Sarnia named seventh wonder for retirees

From   The Observer
By Barbara Simpson

Sarnia has been named one of the seven wonders of Canada in which to retire by Globe and Mail readers.

The Imperial City landed fifth on The Globe’s “Seven great places – yes in Canada – to retire” list published in the national newspaper Wednesday.

While Globe readers helped shape the list with suggestions for communities, contributing writer Kira Vermond fleshed out why Sarnia is a gem for retirees, pointing to the community’s trails, beaches and golf courses, as well as inexpensive real estate.

“Sell a $700,000 home in Toronto and use $329,900 to purchase a three-bedroom bungalow on half an acre across from Lake Huron,” Vermond wrote in the article. “The median age in this mature community of 129,000 is 54.20, so you’ll have plenty of retiree company.”

Sarnia Mayor Mike Bradley welcomed the city’s billing as a top retirement community from a national newspaper.

“It’s good publicity because the demographics in Canada are shifting,” he said, pointing to baby boomers who are retiring early and are often equipped with better pensions compared to previous generations of seniors.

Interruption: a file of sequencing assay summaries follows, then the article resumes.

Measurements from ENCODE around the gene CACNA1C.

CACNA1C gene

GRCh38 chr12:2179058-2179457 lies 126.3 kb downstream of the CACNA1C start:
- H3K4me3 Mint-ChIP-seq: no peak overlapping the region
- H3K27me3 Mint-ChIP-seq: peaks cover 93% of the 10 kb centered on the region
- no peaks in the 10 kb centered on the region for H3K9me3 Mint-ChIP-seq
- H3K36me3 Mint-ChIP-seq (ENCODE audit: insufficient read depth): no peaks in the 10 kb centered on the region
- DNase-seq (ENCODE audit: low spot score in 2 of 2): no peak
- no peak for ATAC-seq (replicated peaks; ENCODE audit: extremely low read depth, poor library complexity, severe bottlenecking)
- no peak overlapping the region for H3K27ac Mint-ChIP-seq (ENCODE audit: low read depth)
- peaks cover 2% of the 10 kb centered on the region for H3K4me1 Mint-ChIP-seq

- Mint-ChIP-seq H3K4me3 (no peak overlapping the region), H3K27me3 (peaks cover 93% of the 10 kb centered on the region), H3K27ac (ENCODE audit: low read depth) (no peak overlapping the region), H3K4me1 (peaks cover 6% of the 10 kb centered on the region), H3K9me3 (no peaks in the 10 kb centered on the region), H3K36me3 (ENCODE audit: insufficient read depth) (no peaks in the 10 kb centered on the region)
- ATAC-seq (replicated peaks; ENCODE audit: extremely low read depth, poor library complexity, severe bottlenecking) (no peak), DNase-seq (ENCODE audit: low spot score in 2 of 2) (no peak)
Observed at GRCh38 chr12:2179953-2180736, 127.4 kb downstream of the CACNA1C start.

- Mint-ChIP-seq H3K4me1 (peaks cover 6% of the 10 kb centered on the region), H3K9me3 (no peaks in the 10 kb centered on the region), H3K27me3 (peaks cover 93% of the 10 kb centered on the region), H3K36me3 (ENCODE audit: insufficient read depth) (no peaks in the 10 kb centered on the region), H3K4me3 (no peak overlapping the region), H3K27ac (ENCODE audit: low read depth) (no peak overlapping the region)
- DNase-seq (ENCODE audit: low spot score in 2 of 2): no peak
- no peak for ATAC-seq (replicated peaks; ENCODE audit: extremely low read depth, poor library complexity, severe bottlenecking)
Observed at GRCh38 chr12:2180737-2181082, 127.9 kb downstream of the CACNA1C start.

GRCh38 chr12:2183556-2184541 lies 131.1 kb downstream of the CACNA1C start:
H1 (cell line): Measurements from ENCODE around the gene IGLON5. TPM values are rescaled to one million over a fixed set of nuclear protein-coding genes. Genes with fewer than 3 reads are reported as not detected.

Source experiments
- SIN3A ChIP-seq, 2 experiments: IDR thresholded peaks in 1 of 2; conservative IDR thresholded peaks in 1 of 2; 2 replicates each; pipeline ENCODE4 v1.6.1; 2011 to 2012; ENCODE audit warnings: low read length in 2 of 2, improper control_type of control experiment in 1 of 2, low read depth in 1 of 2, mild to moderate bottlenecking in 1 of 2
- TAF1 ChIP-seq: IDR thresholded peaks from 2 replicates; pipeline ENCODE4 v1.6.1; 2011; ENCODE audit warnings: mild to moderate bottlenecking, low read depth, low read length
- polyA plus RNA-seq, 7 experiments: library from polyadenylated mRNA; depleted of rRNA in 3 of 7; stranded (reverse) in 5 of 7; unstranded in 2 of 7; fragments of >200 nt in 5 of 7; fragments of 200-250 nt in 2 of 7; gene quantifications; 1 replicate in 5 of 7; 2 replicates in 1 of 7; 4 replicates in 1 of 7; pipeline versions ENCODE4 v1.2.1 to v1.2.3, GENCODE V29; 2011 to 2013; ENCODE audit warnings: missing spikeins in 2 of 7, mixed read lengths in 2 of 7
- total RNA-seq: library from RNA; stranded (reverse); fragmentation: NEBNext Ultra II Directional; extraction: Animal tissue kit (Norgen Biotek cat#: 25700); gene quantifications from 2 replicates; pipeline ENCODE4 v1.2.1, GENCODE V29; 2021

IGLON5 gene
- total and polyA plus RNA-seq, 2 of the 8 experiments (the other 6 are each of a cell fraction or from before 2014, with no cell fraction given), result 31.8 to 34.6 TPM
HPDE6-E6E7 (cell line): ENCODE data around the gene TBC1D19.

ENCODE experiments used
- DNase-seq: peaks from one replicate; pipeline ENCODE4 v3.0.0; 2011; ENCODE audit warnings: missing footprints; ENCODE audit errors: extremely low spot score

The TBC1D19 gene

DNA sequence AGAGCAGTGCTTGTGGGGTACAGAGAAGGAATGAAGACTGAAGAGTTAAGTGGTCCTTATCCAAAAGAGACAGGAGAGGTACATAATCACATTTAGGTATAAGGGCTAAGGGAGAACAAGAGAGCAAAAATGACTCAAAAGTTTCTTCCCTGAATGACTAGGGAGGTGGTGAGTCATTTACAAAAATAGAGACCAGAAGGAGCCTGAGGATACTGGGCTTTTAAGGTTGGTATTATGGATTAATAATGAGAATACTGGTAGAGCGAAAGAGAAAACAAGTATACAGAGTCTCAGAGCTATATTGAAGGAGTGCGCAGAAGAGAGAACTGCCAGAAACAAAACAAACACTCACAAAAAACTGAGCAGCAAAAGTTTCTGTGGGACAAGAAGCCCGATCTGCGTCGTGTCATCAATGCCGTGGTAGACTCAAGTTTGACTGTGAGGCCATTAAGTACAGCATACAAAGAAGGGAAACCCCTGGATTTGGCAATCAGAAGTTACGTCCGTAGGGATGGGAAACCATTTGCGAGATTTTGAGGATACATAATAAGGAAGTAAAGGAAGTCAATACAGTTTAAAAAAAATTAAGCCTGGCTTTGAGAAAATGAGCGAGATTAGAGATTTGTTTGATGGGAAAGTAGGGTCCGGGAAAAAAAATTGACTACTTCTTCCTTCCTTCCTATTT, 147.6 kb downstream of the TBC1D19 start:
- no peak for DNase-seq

By 2031, Statistics Canada has estimated that 23% of all Canadians will be seniors.

When asked if national businesses looking for young workforces may be detracted from setting up shop in a place dubbed a retirement community, Bradley said he didn’t think that would be the case.

“We need to be an age-friendly community whether you’re 20 or 80,” he said.

The Sarnia Lambton Economic Partnership and its partners have been working on efforts to attract a variety of residents, including students and immigrants, noted Bradley, who chairs the organization.

The City of Sarnia saw a 1.3% increase to its population between 2006 and 2011, according to the most recent Statistics Canada data made available. The majority of Sarnia residents were between the ages of 45 and 64 in 2011.

But Bradley contends he isn’t satisfied with the city’s rate of population growth, suggesting it should be between 6% and 7% for a city the size of Sarnia.

SLEP is in the process of reviewing all its resident-attraction efforts, he noted.

“We’re looking at how successful those efforts are,” he said.

Other Canadian communities who made the list of great places to retire include Crystal Beach, Ont., Sechelt, B.C., Nanaimo, B.C., Stratford, Ont., the Bay of Quinte, Ont., and Brockville, Ont.

All of these communities are expected to be individually profiled in The Globe and Mail in a seven-part series.

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